Working with management for investment success

Private equity and venture capital managers appear to play different roles in investments – PE takes over companies and VC buys small stakes. But the methods should be the same: to work with management to build better companies, writes Damien Lane.

At first blush, the links between Venture Capital and the much derided Behavioural Insights Unit of the Cabinet office (the so called “Nudge” Unit) are not obvious. Indeed, in this age of bank(er) bashing, bonus envy and apparent antipathy within political circles towards the investment sector, some may find any attempt to link the two as a bit of a stretch.

The Nudge Unit is inspired by University of Chicago academic, Richard Thaler, whose work on behavioural finance has recently attracted much attention in government circles. At the risk of reducing a lifetime of research and thought into a short sentence, one of Thaler’s ideas is that you can nudge people to behave in certain ways by establishing certain conditions. My personal favourite example of Nudge theory was the decision by the authorities at Schipol to paint a fly in each of the individual urinals at their airport. This simple act encouraged the users of the urinals to take more care (or encouraged the competitive male to “try and hit the fly”) and reduced “spillage” by 80 percent, reducing cleaning costs and improving the user experience dramatically in the process.

For those of us who spend our lives operating as the link between the investment houses and the companies in which they invest, the parallels and learnings are familiar. Bear with me: any investor, be that a private equity house whose multi-billion euro fund may control 90 percent or more of the shares in an LBO investment, or a venture capitalist with a 15 percent holding in the “next big thing”, will recognise the basic tenets of Nudge Theory.

A smart investor of whatever hue seeks to back a top class — or even world class — executive management team.

Damien Lane

In the minds of many observers (including, sadly, some private equity houses), if a private equity firm owns 90 percent of the company, the private equity manager can and will take firm control of the business, issuing diktats and riding roughshod over the views of the executive management. In this narrative, the CEO kowtows to the investor, because he or she knows that the private equity firm controls the purse strings and failing to do its bidding will result in a short-lived life within the business. By this reasoning, a venture capitalist needs to work in a different way. Constrained by the fact that she’s a minority investor (if it comes to a vote she loses), she needs to display different behaviours.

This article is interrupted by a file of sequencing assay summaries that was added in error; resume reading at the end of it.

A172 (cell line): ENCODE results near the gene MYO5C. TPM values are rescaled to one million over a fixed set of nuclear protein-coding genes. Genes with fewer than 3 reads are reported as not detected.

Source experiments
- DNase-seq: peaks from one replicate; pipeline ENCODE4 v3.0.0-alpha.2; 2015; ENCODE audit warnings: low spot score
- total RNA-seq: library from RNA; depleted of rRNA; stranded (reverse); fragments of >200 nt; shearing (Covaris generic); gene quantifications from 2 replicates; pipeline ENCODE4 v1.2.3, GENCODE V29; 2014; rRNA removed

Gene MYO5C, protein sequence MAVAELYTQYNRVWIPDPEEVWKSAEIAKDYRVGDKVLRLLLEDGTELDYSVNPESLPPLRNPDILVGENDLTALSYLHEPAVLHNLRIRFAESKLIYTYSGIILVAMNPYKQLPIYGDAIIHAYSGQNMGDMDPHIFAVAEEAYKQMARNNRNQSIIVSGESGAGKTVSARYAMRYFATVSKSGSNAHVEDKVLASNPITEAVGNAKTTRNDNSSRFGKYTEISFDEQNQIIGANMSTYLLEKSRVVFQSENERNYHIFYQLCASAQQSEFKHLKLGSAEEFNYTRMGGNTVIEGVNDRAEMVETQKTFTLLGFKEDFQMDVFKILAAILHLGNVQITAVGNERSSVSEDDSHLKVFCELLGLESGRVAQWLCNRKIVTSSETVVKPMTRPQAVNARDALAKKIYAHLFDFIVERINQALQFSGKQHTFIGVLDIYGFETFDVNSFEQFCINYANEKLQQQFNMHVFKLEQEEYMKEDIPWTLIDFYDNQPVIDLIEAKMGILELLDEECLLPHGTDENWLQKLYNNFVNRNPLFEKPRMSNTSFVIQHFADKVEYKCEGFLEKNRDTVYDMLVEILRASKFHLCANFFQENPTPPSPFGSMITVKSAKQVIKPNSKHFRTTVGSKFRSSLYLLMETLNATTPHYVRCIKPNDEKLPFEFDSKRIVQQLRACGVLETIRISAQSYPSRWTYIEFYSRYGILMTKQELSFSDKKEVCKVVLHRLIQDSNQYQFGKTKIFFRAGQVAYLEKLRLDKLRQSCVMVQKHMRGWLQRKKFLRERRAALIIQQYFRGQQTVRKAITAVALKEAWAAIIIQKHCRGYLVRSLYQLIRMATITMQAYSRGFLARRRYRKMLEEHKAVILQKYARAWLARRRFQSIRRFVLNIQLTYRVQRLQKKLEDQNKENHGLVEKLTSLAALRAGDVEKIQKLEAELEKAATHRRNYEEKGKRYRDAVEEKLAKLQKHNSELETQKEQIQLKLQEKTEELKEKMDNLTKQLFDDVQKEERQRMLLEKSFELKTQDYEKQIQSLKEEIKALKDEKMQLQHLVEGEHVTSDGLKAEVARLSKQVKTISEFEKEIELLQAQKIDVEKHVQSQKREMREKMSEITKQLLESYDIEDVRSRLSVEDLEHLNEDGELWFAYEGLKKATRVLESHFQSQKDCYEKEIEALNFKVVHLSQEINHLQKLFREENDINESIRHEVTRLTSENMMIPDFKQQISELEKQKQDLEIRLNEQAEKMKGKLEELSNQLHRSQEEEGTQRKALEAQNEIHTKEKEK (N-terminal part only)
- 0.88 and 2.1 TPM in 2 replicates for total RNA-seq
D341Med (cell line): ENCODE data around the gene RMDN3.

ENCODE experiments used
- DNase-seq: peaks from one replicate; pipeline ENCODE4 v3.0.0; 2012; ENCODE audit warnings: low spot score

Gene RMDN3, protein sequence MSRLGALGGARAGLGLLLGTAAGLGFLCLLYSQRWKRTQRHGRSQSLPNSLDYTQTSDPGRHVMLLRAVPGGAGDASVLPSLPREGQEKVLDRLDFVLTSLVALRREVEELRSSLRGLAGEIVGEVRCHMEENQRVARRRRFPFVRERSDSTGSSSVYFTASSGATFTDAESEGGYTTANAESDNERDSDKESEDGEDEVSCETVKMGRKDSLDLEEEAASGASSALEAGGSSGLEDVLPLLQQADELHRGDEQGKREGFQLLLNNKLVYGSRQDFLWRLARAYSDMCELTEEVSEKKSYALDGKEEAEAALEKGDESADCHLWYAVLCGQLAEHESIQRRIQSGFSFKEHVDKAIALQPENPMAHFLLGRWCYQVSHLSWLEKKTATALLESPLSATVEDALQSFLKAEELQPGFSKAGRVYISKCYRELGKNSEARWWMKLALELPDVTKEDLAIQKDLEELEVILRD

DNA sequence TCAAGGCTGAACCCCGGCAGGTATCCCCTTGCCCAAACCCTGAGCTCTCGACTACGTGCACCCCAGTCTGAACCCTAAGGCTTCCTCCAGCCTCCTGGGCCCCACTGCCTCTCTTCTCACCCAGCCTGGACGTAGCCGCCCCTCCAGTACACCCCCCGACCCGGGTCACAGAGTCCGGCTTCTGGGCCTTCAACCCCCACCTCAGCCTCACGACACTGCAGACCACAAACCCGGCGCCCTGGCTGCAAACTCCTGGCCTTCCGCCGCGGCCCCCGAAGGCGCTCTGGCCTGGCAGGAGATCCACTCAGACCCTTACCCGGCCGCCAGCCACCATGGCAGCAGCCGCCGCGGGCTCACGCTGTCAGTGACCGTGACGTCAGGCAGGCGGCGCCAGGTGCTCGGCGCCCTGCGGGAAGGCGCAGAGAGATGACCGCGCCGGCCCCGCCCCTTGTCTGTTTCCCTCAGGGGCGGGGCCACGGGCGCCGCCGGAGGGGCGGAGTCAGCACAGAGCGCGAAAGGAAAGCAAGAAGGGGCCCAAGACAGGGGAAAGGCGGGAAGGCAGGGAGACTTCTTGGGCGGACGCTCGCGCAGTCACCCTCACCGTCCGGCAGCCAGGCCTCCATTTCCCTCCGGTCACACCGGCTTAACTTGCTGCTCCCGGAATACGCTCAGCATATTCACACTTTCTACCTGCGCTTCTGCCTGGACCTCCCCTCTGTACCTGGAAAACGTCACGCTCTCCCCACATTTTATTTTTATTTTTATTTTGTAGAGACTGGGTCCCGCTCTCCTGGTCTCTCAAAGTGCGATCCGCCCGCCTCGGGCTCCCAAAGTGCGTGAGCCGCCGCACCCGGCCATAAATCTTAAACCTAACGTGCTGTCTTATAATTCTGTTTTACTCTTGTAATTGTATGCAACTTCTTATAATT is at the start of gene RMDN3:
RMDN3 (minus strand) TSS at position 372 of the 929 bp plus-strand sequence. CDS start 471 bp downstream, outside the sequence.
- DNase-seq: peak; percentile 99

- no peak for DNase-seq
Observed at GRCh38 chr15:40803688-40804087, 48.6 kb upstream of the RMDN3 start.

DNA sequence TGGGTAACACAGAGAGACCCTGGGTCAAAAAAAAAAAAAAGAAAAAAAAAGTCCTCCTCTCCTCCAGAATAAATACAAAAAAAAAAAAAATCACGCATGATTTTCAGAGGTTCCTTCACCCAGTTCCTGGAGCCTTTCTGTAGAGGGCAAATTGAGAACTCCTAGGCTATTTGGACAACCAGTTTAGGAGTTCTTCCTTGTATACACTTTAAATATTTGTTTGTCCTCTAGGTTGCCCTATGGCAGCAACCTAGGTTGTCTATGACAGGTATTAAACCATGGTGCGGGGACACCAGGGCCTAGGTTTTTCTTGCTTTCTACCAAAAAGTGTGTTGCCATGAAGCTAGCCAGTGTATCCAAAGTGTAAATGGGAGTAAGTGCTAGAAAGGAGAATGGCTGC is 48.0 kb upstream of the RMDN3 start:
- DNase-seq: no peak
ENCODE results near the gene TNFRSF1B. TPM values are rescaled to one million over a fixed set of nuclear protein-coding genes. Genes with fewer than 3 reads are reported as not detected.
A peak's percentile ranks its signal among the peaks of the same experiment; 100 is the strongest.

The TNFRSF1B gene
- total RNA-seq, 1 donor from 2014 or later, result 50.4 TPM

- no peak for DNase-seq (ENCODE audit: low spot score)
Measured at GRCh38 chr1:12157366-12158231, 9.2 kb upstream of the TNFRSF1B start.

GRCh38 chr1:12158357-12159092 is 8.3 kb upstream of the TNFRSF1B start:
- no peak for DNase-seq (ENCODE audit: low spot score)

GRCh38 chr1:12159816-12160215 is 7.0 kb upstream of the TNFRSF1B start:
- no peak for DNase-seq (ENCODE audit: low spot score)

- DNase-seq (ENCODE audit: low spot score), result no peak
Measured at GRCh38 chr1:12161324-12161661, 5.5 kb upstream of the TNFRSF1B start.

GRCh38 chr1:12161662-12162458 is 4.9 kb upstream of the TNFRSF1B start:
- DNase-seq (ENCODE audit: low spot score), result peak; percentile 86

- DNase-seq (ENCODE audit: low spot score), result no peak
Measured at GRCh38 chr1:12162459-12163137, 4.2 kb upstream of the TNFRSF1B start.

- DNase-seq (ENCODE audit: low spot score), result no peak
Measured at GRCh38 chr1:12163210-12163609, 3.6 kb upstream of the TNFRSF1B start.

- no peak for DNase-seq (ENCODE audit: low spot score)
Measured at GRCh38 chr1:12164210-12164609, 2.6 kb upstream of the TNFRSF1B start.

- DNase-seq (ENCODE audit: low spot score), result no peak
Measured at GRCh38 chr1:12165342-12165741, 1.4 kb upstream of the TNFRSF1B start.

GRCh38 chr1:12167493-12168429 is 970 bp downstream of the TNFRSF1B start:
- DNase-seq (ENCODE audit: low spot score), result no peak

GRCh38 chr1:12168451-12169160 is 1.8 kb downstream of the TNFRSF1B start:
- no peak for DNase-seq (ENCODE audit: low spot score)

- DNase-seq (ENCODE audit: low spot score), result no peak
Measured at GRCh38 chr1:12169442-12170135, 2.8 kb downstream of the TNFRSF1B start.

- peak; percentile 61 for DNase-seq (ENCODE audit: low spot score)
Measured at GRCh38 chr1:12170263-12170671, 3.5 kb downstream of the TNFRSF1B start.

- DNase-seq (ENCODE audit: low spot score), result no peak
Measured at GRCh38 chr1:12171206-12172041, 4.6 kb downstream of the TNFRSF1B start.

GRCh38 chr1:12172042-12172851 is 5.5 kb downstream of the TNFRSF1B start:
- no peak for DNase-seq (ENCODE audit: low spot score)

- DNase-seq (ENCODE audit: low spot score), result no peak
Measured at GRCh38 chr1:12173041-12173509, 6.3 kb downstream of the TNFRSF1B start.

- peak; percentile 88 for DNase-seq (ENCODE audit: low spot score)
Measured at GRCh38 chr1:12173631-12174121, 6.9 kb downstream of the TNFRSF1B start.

The reality is – of course — more nuanced. A smart investor of whatever hue seeks to back a top class – or even world class – executive management team. Most teams that fit such a description would not accept diktats from anyone, even a smart equity investor who held 90 percent of the voting stock. Losing a top class management team is a pretty good way of destroying value and throwing one’s weight around is a pretty decent way of going about it.  

The most effective investor directors (whether seed capital or PE investors) don’t dictate, they ask questions, introduce contacts, challenge preconceptions and most important, in the words of Thaler and Sunstein in their work “Nudge”, seek to eliminate the “wide array of routine biases that can lead to an equally wide array of embarrassing blunders”.  While this is an extreme expression of the reality, I think a moderated version neatly covers the role of an Investor Director.

At the risk of offending some of the more straight laced readers, better to paint a fly on the urinal than spend money building bigger urinals, or — heaven forbid — take a more active approach to the problem…

Trouble is, most entrepreneurs didn’t get their business to ready for a Series A round by listening to others. Most appear hard-wired to reject orthodoxy and ignore the naysayers. A stubborn streak and single-mindedness is a necessary – though not sufficient – condition for entrepreneurs as they seek to build an industry changing entity.

How the investor might go about this is a subject for another day, but nudging is better than hitting and persuasion works better than manual intervention.

As someone observed of Thaler’s work: It’s where economics meets psychology.

If anyone out there has a better definition of the VC’s role on the Board of an investee company, I’d be keen to hear from you.

Damien Lane is a director in the ventures team at Octopus Ventures.